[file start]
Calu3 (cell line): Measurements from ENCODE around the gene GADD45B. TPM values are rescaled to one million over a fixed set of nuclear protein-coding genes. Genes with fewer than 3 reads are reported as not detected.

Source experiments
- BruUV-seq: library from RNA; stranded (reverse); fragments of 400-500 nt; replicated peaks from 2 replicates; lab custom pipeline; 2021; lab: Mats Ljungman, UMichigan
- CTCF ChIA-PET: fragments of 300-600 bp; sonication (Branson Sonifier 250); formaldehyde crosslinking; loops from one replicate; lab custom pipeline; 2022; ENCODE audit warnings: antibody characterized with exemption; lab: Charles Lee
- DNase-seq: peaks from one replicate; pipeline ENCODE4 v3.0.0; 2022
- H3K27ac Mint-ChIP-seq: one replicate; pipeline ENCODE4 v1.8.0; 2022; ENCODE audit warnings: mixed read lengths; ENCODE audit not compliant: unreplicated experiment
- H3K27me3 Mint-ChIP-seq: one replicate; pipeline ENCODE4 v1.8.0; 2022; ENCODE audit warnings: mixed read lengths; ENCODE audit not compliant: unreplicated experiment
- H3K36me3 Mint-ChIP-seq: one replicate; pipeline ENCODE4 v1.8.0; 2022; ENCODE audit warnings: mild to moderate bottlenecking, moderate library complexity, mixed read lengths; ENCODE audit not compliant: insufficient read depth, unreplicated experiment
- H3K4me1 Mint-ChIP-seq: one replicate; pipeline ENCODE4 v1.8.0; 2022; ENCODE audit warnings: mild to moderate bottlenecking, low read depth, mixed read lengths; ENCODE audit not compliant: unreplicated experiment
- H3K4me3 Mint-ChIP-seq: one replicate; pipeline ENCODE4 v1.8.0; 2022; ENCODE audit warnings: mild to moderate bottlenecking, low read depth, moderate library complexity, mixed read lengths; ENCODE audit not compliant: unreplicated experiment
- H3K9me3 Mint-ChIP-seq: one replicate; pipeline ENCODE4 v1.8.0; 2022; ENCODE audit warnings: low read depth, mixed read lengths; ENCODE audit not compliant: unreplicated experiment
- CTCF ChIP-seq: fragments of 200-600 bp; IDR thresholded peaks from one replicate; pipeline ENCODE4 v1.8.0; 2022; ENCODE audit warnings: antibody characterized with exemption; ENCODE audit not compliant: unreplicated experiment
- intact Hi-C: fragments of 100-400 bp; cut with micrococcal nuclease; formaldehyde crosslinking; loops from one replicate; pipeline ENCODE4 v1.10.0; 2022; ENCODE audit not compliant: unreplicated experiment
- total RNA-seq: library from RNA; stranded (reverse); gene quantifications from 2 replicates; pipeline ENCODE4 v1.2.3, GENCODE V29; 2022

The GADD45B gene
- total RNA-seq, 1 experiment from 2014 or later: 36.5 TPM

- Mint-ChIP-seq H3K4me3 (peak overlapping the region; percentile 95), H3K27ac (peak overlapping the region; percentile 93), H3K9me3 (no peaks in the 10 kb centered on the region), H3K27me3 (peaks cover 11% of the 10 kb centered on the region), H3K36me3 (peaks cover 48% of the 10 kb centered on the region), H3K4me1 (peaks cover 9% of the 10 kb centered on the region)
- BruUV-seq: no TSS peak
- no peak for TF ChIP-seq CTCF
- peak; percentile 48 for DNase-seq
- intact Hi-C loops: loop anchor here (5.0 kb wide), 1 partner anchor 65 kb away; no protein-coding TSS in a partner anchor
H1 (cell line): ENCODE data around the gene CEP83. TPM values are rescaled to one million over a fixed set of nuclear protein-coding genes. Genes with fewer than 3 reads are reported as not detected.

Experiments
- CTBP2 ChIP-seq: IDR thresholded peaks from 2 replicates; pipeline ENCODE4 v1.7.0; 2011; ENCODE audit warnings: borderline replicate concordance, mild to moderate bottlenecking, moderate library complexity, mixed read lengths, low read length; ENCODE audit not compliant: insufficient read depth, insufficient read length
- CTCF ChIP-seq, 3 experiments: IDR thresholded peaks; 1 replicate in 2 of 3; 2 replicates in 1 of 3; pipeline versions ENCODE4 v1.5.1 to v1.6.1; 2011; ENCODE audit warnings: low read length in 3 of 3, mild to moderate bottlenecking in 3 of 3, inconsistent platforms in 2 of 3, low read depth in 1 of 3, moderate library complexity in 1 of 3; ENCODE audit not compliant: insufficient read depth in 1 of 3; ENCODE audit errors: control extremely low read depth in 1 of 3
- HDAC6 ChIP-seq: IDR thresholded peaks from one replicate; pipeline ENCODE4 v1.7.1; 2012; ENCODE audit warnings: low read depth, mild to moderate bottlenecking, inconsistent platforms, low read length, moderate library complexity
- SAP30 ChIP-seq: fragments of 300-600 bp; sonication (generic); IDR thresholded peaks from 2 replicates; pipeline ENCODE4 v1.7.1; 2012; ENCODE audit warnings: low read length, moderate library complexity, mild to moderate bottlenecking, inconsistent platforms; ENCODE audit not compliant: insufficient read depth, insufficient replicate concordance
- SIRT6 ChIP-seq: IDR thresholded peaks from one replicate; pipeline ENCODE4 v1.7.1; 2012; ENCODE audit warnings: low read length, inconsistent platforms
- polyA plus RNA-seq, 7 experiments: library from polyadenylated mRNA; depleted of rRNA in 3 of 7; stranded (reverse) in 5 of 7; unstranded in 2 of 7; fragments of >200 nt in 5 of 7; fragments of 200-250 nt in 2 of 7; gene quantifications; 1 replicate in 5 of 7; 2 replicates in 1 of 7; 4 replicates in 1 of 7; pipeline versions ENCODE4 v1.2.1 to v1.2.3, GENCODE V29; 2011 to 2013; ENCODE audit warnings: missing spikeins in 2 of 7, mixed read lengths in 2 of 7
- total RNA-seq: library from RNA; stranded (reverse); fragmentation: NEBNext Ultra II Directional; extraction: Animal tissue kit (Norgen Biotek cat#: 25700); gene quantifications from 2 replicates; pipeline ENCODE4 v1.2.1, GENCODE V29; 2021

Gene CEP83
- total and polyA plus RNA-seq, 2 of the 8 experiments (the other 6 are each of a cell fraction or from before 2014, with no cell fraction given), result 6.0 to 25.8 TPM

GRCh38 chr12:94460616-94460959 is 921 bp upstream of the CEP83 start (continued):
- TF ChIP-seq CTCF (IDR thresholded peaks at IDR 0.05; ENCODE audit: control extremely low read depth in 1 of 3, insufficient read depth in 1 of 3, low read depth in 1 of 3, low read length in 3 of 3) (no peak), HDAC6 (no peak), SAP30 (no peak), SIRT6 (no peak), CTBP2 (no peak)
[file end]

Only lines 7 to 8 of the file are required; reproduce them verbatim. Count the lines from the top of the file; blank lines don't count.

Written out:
- H3K27me3 Mint-ChIP-seq: one replicate; pipeline ENCODE4 v1.8.0; 2022; ENCODE audit warnings: mixed read lengths; ENCODE audit not compliant: unreplicated experiment
- H3K36me3 Mint-ChIP-seq: one replicate; pipeline ENCODE4 v1.8.0; 2022; ENCODE audit warnings: mild to moderate bottlenecking, moderate library complexity, mixed read lengths; ENCODE audit not compliant: insufficient read depth, unreplicated experiment